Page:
New study shows importance of Covid-19 vaccines in patients who have had a kidney transplant
The MELODY study, co-funded by Kidney Research UK, involved more than 28,000 immunocompromised patients across the UK, including those with solid organ transplants, patients with blood cancer and autoimmune diseases (including vasculitis and lupus). MELODY is the largest study ever to be performed in people with rare diseases and solid organ transplants.
Crucial new data for kidney disease patients
Results from the MELODY study published on 14 February 2023 revealed that of the 9,927 patients involved who had previously received a solid organ transplant (including 6,591 kidney patients), 77% produced antibodies following Covid-19 vaccinations; with the proportion increasing with each additional vaccine dose. Of the autoimmune diseases group, including patients with kidney disease related to these conditions, 86% responded to Covid-19 vaccination, also increasing with the number of vaccine doses received.
Investigators additionally found that across all patient groups, antibody production was more likely in younger people and those who had previously been infected with Covid-19. The type and combination of immunosuppressant drugs was also important; antibodies were less likely to be found in transplant recipients receiving three different anti-rejection medications. In the other patient groups, rituximab, a drug commonly used to treat vasculitis and other autoimmune diseases, was shown to be associated with a lack of antibodies.
About the MELODY study
MELODY researchers measured whether patients developed antibodies (proteins that are produced by the body’s immune system to help fight infection) against the virus that causes Covid-19, following a minimum of three vaccinations.
Study participants, who were recruited between December 2021 and June 2022, used a home-based, self-administered rapid Covid-19 test. Unlike the well-known lateral flow rapid antigen tests which show current infection with the Covid-19 virus, patients provided a droplet of blood from a self-administered thumb or finger prick in order to detect long-lasting antibody protection.
Researchers also asked participants to complete a questionnaire online, covering demographic information, details of immunosuppressive treatments and behaviour.
Study author and consultant nephrologist Dr Michelle Willicombe commented: “These results show the importance of booster vaccines in immunosuppressed people and is consistent with other studies showing improvement in outcomes with vaccinations. Importantly, they also show that even after five vaccine doses, a minority of patients do not mount an antibody response. Our subsequent results will show definitive evidence whether such patients are at increased risk of more severe illness with COVID-19 infection, but until then it will be important to ensure all immunosuppressed people have access to treatments, offering a further layer of protection.”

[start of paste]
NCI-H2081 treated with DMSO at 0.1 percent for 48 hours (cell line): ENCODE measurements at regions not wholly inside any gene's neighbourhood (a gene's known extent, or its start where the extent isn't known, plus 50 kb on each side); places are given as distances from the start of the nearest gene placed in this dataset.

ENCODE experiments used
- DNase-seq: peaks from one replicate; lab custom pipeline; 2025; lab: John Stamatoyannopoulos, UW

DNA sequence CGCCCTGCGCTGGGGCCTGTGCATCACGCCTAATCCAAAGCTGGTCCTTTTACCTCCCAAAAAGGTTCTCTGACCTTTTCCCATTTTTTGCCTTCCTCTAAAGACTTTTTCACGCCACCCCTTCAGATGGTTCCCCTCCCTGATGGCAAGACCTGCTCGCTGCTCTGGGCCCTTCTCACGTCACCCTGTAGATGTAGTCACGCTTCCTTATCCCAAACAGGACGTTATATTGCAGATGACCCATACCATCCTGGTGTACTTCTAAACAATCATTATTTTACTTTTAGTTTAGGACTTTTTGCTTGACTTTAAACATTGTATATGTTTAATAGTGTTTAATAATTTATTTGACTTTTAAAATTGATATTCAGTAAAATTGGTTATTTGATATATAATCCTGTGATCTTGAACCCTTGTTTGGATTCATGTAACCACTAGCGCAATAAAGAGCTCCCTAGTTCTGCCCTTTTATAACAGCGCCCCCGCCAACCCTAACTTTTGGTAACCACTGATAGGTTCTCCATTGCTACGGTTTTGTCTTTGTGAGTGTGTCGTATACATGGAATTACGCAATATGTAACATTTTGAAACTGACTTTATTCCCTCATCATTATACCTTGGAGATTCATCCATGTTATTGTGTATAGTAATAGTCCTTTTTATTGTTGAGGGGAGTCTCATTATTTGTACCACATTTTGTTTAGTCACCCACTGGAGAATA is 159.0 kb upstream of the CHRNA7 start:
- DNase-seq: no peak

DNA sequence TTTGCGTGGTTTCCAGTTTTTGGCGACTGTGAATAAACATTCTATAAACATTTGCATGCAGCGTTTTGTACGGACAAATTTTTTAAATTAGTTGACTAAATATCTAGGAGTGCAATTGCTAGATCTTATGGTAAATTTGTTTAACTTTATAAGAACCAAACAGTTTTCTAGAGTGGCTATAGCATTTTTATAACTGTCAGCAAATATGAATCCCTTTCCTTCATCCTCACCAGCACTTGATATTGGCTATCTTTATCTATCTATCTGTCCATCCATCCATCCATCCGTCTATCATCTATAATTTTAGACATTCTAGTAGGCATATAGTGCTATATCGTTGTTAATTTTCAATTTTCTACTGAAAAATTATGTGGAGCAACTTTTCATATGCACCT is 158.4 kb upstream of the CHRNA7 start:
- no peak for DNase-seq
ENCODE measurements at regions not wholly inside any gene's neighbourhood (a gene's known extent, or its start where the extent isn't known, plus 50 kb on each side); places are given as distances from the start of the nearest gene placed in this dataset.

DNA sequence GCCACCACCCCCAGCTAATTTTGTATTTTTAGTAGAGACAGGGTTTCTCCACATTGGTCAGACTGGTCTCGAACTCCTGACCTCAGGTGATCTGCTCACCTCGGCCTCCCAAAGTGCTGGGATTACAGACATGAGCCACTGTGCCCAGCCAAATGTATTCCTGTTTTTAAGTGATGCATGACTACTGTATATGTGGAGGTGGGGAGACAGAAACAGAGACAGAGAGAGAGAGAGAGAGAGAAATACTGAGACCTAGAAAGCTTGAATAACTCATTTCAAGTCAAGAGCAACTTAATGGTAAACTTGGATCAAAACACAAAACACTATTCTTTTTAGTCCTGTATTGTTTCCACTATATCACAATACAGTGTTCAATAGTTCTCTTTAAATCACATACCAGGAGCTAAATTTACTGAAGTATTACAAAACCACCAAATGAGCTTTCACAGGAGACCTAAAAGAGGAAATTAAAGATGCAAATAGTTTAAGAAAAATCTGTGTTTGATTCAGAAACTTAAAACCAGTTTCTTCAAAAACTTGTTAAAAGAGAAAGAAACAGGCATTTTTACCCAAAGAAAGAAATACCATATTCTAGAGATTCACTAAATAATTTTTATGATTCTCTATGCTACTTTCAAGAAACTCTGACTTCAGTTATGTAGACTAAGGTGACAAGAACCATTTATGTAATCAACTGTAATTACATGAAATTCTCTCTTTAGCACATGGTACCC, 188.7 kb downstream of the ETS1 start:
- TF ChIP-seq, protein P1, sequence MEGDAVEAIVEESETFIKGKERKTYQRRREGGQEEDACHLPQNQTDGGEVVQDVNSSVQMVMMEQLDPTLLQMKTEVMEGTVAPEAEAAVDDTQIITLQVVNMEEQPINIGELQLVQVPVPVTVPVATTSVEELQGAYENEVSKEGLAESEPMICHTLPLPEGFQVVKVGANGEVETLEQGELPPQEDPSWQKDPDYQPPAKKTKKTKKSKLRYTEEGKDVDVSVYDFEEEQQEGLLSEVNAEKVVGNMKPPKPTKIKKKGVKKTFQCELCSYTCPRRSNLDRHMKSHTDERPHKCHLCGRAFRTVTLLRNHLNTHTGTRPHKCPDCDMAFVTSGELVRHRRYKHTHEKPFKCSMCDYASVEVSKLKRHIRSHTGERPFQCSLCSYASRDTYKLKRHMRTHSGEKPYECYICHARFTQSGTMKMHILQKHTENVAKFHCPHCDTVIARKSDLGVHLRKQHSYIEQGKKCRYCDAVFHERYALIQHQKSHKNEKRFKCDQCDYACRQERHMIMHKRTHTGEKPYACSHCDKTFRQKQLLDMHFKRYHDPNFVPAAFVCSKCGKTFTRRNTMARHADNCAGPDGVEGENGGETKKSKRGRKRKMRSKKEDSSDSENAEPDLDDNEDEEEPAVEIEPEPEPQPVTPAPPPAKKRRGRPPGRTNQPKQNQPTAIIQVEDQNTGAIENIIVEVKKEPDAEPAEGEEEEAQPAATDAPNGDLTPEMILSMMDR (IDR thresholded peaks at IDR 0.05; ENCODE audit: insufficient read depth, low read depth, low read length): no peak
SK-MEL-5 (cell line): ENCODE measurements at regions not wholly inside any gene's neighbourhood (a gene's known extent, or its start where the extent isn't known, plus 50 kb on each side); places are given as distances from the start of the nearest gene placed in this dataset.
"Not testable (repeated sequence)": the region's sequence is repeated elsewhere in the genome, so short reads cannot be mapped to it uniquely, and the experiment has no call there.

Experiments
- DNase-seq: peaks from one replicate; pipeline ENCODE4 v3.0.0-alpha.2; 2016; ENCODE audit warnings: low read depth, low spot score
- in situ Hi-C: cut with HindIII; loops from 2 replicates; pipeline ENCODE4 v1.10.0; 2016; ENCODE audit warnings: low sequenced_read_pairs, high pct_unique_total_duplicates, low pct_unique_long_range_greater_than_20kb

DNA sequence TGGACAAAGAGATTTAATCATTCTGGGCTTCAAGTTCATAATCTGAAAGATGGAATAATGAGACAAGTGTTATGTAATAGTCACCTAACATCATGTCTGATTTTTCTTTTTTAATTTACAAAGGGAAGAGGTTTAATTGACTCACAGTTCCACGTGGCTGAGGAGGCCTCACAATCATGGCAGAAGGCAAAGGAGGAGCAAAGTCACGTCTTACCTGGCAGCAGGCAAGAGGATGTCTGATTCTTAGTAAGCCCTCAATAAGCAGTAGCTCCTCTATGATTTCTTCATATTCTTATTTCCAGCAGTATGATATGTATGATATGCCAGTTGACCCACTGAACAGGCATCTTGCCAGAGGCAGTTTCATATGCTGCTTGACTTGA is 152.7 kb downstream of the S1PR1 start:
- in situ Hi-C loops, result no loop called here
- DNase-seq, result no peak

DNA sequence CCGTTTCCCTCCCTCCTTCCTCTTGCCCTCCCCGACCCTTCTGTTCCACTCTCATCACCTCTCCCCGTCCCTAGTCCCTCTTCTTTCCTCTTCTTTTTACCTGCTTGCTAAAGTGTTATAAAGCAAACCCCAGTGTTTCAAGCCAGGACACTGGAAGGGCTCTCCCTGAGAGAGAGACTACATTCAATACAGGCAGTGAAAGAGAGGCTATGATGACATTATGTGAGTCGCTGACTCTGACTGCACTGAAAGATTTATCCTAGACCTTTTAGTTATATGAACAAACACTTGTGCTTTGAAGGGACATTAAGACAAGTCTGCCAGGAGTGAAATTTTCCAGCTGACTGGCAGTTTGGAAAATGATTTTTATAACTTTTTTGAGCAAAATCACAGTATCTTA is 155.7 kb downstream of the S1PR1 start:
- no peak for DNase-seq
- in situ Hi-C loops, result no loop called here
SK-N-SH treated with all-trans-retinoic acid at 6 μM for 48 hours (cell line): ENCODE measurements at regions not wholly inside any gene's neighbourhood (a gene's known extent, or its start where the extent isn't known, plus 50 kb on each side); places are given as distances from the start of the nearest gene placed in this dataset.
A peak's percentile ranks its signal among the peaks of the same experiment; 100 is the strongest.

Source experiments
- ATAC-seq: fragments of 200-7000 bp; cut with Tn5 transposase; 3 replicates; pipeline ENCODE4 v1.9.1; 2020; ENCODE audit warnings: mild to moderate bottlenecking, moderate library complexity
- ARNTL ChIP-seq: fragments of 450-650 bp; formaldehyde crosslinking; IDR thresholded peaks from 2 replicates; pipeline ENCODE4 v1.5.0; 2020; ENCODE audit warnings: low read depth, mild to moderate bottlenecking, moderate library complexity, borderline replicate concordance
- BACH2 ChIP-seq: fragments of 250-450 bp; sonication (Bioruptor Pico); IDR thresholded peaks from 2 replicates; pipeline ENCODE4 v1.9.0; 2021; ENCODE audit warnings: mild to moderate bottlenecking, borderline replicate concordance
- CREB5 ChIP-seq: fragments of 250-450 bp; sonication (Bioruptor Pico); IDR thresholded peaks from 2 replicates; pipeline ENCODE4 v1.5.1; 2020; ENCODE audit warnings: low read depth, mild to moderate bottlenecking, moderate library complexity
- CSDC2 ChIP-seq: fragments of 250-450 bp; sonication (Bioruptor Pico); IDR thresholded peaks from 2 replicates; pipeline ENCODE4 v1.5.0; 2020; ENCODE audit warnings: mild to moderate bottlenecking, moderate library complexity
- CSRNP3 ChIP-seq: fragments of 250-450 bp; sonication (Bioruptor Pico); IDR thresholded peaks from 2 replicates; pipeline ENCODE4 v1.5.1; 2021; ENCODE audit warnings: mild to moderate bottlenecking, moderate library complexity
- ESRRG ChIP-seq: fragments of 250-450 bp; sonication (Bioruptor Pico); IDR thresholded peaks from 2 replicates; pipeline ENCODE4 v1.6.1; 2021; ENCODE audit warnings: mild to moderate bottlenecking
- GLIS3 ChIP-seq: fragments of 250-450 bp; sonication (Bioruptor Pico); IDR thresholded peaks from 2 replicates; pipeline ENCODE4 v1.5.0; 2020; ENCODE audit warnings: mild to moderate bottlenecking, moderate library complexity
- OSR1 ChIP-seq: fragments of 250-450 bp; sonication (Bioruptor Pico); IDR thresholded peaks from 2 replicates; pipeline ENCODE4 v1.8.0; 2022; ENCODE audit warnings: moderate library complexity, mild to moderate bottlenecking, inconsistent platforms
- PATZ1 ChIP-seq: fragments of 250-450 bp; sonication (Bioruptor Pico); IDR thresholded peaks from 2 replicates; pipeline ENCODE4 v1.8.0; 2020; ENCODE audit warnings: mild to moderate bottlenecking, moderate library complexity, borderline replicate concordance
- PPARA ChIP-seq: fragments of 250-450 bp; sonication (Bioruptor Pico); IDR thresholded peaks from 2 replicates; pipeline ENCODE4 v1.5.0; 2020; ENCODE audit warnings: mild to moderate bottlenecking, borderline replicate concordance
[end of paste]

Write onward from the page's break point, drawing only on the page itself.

New approaches needed for at-risk patients
Further data showing whether antibody-negative patients experienced serious symptoms following Covid-19 infection are expected from the MELODY study in early summer 2023. This could help the NHS plan how best to manage patients who do not respond well to vaccination during any future Covid-19 waves.
Michelle noted: “These results highlight how important keeping up-to-date with Covid-19 vaccinations is. We also hope that the next set of results will help healthcare professionals to identify and assist those patients who may remain at risk of serious outcomes from Covid-19 despite vaccination.”
Dr Aisling McMahon, executive director of research and policy at Kidney Research UK, said: “Covid-19 has presented serious challenges for everyone, but for those who are less able to fight infections due to immunosuppressive medications following a kidney transplant it has been an especially difficult time. Although it is encouraging to see that so many patients in this group respond well to vaccination, we urge the Government to ensure that adequate options are available for those who do not. Kidney Research UK’s investment in the MELODY study reflects our ongoing commitment to ensuring that the kidney disease community is not disadvantaged by public health policy decisions around available treatments.”
What do these results mean for kidney disease patients?
MELODY confirms the importance of making sure that all kidney disease patients receive their Covid-19 boosters and will help healthcare providers to identify those most at-risk of complications. It also highlights that not all patients will produce antibodies against Covid-19, despite multiple vaccinations.
Further information on which patients may develop serious symptoms following Covid-19 infection will be available later this year. Kidney Research UK is committed to supporting equality in access to Covid-19 prevention and treatment – the work of Michelle and her team is an important part of this.
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